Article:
[PC-USA] 2005-05-20 - Letter to the Church in Pergamum

The Seven Churches, Part 4 - Pergamum

12 "To the angel of the church in Pergamum write:

These are the words of him who has the sharp, double-edged sword. 13 I know where you live - where Satan has his throne. Yet you remain true to my name. You did not renounce your faith in me, even in the days of Antipas, my faithful witness, who was put to death in your city - where Satan lives. 14 Nevertheless, I have a few things against you: You have people there who hold to the teaching of Balaam, who taught Balak to entice the Israelites to sin by eating food sacrificed to idols and by committing sexual immorality. 15 Likewise you also have those who hold to the teaching of the Nicolaitans. 16 Repent therefore! Otherwise, I will soon come to you and will fight against them with the sword of my mouth. 17 He who has an ear, let him hear what the Spirit says to the churches. To him who overcomes, I will give some of the hidden manna. I will also give him a white stone with a new name written on it, known only to him who receives it. (Rev 12:2-17 NASB)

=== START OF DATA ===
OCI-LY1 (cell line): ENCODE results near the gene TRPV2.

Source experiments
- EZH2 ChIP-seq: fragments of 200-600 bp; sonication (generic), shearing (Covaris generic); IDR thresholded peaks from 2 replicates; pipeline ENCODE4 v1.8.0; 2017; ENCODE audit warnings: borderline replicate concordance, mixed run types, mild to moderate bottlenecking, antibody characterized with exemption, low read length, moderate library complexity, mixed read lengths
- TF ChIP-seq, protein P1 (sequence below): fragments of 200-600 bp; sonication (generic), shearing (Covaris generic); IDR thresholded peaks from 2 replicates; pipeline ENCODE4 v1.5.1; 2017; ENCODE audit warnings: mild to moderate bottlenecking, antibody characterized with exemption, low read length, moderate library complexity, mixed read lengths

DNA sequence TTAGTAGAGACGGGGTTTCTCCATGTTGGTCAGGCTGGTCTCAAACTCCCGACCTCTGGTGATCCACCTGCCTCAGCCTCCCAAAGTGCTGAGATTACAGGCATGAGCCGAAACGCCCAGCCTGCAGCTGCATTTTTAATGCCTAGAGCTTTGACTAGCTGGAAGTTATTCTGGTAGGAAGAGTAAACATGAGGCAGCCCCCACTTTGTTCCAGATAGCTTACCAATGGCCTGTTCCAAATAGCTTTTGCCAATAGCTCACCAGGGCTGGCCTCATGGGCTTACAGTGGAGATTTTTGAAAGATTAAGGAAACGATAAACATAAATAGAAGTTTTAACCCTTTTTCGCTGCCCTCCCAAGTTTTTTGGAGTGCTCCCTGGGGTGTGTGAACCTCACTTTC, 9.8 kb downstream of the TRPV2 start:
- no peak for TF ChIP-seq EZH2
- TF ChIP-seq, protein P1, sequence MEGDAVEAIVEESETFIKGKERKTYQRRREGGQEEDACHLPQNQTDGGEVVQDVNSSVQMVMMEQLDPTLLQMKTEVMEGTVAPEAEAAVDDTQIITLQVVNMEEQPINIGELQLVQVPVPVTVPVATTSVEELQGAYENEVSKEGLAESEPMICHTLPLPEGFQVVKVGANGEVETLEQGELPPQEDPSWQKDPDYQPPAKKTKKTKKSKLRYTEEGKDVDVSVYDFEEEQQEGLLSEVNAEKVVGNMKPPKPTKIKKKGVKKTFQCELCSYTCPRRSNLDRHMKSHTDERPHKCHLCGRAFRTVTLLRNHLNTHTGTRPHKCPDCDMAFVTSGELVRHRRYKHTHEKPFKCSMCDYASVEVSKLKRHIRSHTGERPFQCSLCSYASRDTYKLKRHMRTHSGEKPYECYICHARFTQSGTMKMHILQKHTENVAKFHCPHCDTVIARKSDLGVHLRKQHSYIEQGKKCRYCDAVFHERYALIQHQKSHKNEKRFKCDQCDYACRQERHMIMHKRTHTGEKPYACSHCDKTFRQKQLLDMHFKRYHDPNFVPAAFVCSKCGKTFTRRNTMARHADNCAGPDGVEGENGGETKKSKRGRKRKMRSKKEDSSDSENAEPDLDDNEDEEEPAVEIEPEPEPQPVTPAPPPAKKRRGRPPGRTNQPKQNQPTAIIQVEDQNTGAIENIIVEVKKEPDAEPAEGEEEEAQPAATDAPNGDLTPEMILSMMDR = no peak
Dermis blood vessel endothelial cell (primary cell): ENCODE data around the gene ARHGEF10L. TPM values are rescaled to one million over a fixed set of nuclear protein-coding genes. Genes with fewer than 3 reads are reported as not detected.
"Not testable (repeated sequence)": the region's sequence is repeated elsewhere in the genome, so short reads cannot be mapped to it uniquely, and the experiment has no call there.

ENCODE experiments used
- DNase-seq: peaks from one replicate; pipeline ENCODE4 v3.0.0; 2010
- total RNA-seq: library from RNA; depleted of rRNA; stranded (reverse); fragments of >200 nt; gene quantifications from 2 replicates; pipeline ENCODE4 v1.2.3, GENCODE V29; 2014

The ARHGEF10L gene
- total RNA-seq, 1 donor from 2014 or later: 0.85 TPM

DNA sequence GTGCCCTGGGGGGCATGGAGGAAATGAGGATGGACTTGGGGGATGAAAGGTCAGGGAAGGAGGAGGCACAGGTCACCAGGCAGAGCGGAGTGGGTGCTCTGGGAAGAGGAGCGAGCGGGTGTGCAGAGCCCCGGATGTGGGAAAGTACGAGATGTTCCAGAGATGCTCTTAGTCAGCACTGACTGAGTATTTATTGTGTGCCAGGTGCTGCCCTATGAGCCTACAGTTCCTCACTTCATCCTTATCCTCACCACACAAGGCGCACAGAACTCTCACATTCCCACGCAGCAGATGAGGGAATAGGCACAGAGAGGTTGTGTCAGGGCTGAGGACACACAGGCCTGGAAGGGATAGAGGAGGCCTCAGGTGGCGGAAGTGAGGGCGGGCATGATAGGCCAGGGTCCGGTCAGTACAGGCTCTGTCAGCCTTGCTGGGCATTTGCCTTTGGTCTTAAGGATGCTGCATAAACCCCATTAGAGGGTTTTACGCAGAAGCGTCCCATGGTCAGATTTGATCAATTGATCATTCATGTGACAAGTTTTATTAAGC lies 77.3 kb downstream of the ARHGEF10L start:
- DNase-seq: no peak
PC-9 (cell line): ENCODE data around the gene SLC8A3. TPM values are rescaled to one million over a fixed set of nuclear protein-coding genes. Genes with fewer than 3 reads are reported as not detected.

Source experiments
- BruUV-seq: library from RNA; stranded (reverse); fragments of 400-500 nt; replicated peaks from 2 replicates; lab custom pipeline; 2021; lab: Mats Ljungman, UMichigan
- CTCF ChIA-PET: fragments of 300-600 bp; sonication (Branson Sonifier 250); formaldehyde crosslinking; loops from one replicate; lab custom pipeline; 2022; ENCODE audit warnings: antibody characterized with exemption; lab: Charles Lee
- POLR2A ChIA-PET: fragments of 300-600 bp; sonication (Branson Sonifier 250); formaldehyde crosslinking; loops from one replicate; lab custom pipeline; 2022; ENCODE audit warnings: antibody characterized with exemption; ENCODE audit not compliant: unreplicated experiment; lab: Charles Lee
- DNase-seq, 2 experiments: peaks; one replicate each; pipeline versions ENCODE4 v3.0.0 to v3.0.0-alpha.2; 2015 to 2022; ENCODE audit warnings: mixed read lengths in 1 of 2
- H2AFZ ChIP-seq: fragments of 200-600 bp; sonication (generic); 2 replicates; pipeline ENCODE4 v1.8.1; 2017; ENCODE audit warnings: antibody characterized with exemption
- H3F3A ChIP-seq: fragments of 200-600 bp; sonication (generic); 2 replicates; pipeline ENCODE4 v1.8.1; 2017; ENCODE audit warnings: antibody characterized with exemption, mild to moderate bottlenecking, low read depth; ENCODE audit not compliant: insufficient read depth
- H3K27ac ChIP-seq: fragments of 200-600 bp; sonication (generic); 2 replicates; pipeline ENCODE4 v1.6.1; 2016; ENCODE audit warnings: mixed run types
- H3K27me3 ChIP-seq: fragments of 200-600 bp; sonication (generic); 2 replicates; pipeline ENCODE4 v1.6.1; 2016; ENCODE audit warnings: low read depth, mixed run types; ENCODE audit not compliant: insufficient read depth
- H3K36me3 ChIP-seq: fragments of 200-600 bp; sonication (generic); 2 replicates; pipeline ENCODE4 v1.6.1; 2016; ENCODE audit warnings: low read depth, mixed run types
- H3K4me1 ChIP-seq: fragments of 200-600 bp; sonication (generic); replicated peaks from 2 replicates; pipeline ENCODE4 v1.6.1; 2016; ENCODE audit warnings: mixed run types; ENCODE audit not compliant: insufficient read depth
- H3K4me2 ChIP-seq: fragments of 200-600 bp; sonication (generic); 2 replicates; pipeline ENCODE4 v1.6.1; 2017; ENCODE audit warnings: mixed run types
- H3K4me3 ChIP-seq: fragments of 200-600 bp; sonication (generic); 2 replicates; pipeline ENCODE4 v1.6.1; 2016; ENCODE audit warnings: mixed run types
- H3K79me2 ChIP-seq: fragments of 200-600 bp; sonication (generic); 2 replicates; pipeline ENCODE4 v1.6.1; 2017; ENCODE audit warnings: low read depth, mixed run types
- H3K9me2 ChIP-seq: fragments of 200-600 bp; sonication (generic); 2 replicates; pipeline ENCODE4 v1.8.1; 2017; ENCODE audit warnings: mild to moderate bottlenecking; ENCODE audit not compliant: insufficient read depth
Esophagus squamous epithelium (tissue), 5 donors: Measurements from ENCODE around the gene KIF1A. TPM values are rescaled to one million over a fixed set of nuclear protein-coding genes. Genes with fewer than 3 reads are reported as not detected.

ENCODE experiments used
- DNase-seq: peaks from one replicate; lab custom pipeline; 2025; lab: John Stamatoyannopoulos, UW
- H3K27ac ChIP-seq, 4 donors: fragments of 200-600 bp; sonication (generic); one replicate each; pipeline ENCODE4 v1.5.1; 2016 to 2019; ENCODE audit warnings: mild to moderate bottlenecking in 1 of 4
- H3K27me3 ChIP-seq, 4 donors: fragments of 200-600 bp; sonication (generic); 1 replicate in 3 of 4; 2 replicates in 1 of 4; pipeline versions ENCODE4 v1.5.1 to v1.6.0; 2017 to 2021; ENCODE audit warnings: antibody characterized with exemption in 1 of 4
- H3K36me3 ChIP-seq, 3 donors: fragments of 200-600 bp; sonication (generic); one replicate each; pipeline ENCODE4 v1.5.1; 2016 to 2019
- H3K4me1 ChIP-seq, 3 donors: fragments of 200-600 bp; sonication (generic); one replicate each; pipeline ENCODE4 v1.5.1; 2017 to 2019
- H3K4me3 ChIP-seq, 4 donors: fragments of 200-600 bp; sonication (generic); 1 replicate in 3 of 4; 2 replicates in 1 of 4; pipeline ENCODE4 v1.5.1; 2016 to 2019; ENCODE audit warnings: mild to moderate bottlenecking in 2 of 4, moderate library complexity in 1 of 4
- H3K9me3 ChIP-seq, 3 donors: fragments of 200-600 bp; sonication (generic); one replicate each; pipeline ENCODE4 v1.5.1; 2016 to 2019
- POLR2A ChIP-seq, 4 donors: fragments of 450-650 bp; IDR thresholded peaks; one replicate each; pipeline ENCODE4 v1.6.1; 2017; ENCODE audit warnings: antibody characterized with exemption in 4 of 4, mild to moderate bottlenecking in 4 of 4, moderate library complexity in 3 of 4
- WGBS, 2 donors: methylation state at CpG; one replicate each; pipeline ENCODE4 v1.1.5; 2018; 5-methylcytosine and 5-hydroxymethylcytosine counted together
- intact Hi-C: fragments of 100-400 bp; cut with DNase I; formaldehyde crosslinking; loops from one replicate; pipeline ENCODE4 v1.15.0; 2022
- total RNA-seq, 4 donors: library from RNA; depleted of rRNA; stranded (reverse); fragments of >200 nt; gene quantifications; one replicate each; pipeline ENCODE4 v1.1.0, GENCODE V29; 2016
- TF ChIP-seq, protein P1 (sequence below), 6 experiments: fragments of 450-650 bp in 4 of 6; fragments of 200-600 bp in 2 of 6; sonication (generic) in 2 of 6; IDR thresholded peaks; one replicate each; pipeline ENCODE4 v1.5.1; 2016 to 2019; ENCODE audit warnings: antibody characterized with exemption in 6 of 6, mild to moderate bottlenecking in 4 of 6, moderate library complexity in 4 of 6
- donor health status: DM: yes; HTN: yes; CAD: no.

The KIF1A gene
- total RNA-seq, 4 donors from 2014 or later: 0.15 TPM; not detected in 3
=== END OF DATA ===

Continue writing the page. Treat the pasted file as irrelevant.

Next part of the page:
What can we learn from the Pergamum church? They had let into their fellowship, people who influenced others to compromise their faith. How about us? Do we allow this?

Perhaps if we think of it in terms of people walking in the door and blatantly trying to sway members, the answer would be no. But we can let the more insidious parts of our culture into our churches and families, in other ways.

For example, we let ungodly attitudes seep in, sometimes so graudally that it's barely discernible. Our role models may be people who worship money (promoted by some reality TV shows), or who are having premarital sex - and the children pick up on that, and think it's okay. Our misguided priorities are reflected in our attendance at sporting events or sleeping in, rather than being in church on Sundays. Rather than being shining beacons for Christ, we might expect governmental agencies to bend rules for our churches.

Sometimes we let unsound teaching infiltrate our midst. Perhaps it doesn't make its way in via an errant minister, but rather through purchases at the bookstore or studies allowed in the church. Do the doctrines line up with the Bible? There's nothing wrong with finding out about other beliefs in order to discuss them with those who adhere to those beliefs. But if we are teaching them as valid, that's another story.

Think about your church, your family, your circle of friends. The question I ask you to ponder: Would Christ feel comfortable there?

Jan

[email jan] cfdevpray@juno.com
http://www.cfdevotionals.org